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14th November 2013

Interview & Live: Little Green Cars

The Mancunion caught up with Little Green Cars as they soak up their strong Mancunian fan base.

5th November 2013

Ruby Lounge


Dublin-based band Little Green Cars is winding down their UK tour, as well as anticipating a tour in their home country that starts at the end of the month, something that the band members are quite enthusiastic about. Playing back home will be a welcome change given their nonstop touring schedule that has included supporting Jake Bugg last winter, as well as appearances at American festivals Coachella and Lollapalooza, (“Chicago is definitely one of the our favourite places we’ve been”, says bassist Donagh O’Leary of the band’s three visits to the USA) as well as appearing on Late Night with Jimmy Fallon.

Surprisingly, none of the band has celebrated more than a 21st band’s appearance on Jimmy Fallon occurred before any of theirs. “The interview appeared an hour after being filmed, and we went to a bar to watch it being aired, except none of us were 21 and we were refused entry until it was apparent we were actually the ones on TV”. “Then we were finally let in and bought loads of whisky,” he adds. When asked to describe their band’s current sound, lead singer Stevie Appleby and guitarist Adam O’Regan confer before coming up with ‘neo-soul-garage-rock’. Really? ‘Well, that sounds pretty cool, anyway’, Appleby laughs.

The label-mates of Mumford & Sons and Two Door Cinema Club again come up with a collusion of different genres when speaking about their influences, which range from folk music to the fact that “our drummer has been listening to a lot of hip-hop”. Their debut album, Absolute Zero, was released in March of this past year, and has been five years in the making. When asked about the extensive period of time between the band’s formation and their debut record, O’Regan states that “we didn’t want to make an album until we thought we were ready. We’ve naturally matured since we were sixteen, seventeen years old”.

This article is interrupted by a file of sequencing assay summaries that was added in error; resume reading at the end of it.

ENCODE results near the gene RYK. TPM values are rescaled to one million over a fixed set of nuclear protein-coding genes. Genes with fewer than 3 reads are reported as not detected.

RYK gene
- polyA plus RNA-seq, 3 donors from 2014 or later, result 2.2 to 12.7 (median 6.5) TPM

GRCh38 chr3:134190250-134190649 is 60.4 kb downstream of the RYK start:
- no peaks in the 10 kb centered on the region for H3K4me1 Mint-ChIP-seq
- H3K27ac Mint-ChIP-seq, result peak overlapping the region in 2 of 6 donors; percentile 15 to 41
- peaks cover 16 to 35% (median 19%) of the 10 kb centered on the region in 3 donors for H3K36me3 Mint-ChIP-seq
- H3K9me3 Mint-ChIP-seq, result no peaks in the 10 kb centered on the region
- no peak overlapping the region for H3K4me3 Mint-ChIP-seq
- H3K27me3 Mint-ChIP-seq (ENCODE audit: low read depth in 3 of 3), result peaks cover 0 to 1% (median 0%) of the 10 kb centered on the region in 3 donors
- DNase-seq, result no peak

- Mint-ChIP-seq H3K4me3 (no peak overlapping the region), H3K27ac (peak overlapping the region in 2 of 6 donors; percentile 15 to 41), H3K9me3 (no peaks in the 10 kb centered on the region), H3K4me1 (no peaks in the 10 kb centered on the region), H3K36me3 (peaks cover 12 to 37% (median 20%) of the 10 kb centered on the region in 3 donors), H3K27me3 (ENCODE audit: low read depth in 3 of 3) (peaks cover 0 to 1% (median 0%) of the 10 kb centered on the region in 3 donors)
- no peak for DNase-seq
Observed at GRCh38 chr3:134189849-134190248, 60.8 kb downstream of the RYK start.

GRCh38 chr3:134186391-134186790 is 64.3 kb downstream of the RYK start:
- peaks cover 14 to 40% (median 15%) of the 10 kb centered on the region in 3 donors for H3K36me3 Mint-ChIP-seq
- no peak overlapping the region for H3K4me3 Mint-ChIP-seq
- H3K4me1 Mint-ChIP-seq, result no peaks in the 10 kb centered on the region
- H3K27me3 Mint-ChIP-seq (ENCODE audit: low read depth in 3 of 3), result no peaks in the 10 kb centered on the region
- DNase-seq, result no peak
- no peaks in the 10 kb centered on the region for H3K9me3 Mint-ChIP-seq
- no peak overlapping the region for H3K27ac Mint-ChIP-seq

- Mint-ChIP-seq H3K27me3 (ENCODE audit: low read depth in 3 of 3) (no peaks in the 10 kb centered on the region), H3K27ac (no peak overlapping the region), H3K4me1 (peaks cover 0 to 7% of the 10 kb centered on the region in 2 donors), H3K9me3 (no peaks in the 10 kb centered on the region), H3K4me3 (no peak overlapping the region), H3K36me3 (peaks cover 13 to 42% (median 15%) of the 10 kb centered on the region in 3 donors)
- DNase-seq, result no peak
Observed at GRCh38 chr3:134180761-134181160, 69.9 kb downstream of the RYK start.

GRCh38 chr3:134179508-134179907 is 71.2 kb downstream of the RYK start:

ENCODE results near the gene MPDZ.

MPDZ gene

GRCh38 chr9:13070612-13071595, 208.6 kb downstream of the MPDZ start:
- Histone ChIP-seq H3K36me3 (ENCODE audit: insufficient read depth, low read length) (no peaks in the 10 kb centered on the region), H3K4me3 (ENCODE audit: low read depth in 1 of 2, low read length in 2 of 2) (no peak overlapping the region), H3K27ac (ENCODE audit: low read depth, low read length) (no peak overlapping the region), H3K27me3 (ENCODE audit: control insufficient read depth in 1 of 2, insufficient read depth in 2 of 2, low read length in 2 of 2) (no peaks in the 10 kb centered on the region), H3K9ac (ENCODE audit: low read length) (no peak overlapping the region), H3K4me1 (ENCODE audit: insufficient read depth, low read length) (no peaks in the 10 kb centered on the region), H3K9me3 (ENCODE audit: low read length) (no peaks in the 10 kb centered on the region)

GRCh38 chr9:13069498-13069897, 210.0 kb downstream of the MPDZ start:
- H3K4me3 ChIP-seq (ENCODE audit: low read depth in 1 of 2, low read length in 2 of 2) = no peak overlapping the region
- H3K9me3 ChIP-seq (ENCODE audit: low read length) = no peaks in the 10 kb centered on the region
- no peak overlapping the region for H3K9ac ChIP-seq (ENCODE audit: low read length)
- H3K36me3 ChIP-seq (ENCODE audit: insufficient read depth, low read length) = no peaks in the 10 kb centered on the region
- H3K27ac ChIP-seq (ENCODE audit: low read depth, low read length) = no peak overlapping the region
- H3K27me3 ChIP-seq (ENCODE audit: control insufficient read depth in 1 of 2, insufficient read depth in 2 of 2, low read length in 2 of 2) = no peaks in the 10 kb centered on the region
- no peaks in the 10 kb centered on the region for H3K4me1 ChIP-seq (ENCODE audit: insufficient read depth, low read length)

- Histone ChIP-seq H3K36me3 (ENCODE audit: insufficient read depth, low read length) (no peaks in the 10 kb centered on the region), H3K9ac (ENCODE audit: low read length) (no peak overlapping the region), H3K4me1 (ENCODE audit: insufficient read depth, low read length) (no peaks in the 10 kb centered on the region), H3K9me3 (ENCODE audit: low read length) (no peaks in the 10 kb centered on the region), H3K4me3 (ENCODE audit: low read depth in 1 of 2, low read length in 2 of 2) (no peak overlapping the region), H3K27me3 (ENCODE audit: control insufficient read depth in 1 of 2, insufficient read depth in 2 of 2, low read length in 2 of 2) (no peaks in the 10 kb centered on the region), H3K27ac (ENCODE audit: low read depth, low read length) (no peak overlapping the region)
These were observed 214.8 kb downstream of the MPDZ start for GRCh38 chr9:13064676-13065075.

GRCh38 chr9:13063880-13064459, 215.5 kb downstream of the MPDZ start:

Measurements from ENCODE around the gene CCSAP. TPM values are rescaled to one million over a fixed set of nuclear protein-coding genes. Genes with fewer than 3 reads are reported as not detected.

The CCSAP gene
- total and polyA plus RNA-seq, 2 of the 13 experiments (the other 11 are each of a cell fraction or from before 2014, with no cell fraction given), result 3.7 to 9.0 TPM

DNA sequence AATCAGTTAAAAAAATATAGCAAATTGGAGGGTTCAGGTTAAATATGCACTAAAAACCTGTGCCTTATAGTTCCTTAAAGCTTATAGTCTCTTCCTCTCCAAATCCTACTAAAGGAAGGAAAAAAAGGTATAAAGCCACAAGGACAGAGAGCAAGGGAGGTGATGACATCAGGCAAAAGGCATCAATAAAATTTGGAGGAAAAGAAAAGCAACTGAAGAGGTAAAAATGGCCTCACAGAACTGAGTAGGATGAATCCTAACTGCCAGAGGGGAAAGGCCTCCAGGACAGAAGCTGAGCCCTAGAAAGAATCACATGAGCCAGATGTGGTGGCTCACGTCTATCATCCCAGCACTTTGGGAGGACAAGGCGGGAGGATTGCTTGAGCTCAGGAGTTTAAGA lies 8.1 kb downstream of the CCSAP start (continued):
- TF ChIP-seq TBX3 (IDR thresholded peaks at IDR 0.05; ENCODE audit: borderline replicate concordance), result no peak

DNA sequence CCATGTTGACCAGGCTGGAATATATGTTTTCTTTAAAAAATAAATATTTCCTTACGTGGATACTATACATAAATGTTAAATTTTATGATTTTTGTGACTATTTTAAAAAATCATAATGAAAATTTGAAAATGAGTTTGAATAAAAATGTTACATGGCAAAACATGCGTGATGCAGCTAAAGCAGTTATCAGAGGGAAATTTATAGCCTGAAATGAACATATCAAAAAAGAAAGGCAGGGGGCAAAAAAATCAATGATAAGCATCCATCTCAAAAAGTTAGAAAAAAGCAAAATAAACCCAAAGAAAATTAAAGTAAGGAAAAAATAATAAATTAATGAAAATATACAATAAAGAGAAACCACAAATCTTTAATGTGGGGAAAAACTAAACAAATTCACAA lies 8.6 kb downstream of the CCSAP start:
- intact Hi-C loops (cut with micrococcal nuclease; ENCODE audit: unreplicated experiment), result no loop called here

The bandmates narrowed down a collection of sixty to seventy demos into the twelve songs that represent Absolute Zero, tracks that span “different places” according to O’Regan, but are all within the same vein. So what has been the response of fans to the individual songs? “It’s always interesting watch the crowd’s reactions to certain songs, and how one person can be smiling when a certain song is played while the person next to them seems sad”. O’Regan and Appleby talk about the time a fan sent them a video clip of ‘the John Wayne’, the band’s first and best known single, as background music to his proposal to his girlfriend. I express surprise at the song choice, given lyrics such as ‘it’s easy to be alone / it’s easy to hate yourself / when all your love is in someone else’. “Yeah, it was a bit strange… maybe that’s why she said no”. They both laugh.

Supporting Little Green Cars on tour are fellow Irish band Bleeding Heart Pigeons, and O’Regan and Appleby are both emphatic about their high regard for the band. Catching the second half of the their set post interview, it’s clear why; as the keyboard-infused pop rock outfit captivates the crowd that’s thus far gathered. And then it’s finally time for Little Green cars to take the stage. The band draws the crowd into the set with two acoustic songs that make evident the five members in-tunement and cohesion with one another (vocals stem from every member). They then launch into more upbeat numbers, and the surprisingly small crowd (barely filling out the stage area of the Ruby Lounge, there’s elbow room for everybody) nods and taps along. When it’s time for Appleby to announce the final song, there’s a chorus of disappointment from the crowd.

Little Green Cars isn’t finished however. In a surprising gesture, midway through the song Appleby instructs as many people as possible to join the band on stage, and I find myself and about two dozen others standing alongside and amidst the band as they sing the final refrain. Little Green Cars then returns to for an encore performance of their song ‘the Consequences of Not Sleeping’, stepping down from the stage and gathering instead within the center of the crowd, where Appleby strums guitar and all the members sing this final love ballad, with members of the crowd joining in.

It’s clear that Little Green Cars, having come a long way already, still have far to go; gestures such as these show how much their fans mean to them, indicative of the fact that the still-grounded band deserve all of the recognition they have thus far achieved.

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